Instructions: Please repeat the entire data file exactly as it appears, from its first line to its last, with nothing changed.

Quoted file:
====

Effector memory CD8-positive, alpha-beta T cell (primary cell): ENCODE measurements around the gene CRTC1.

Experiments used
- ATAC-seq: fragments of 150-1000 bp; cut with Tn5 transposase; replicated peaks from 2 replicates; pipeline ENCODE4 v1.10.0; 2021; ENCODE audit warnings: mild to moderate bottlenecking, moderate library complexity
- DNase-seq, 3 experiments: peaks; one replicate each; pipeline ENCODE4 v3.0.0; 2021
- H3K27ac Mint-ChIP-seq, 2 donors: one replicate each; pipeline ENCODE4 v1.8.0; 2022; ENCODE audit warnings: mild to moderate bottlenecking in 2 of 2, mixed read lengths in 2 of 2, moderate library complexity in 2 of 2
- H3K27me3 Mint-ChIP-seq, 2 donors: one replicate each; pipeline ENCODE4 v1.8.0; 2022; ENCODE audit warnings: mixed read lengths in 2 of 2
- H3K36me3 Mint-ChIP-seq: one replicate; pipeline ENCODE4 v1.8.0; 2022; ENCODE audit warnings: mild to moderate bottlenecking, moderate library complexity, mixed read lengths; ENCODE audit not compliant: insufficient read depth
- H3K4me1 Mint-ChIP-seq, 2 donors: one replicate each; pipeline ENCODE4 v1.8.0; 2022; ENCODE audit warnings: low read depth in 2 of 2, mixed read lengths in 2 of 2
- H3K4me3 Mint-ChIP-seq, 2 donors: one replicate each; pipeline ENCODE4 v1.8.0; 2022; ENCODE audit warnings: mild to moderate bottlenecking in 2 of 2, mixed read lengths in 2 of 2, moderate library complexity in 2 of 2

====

Effector memory CD8-positive, alpha-beta T cell (primary cell): ENCODE measurements around the gene CRTC1.

Experiments used
- ATAC-seq: fragments of 150-1000 bp; cut with Tn5 transposase; replicated peaks from 2 replicates; pipeline ENCODE4 v1.10.0; 2021; ENCODE audit warnings: mild to moderate bottlenecking, moderate library complexity
- DNase-seq, 3 experiments: peaks; one replicate each; pipeline ENCODE4 v3.0.0; 2021
- H3K27ac Mint-ChIP-seq, 2 donors: one replicate each; pipeline ENCODE4 v1.8.0; 2022; ENCODE audit warnings: mild to moderate bottlenecking in 2 of 2, mixed read lengths in 2 of 2, moderate library complexity in 2 of 2
- H3K27me3 Mint-ChIP-seq, 2 donors: one replicate each; pipeline ENCODE4 v1.8.0; 2022; ENCODE audit warnings: mixed read lengths in 2 of 2
- H3K36me3 Mint-ChIP-seq: one replicate; pipeline ENCODE4 v1.8.0; 2022; ENCODE audit warnings: mild to moderate bottlenecking, moderate library complexity, mixed read lengths; ENCODE audit not compliant: insufficient read depth
- H3K4me1 Mint-ChIP-seq, 2 donors: one replicate each; pipeline ENCODE4 v1.8.0; 2022; ENCODE audit warnings: low read depth in 2 of 2, mixed read lengths in 2 of 2
- H3K4me3 Mint-ChIP-seq, 2 donors: one replicate each; pipeline ENCODE4 v1.8.0; 2022; ENCODE audit warnings: mild to moderate bottlenecking in 2 of 2, mixed read lengths in 2 of 2, moderate library complexity in 2 of 2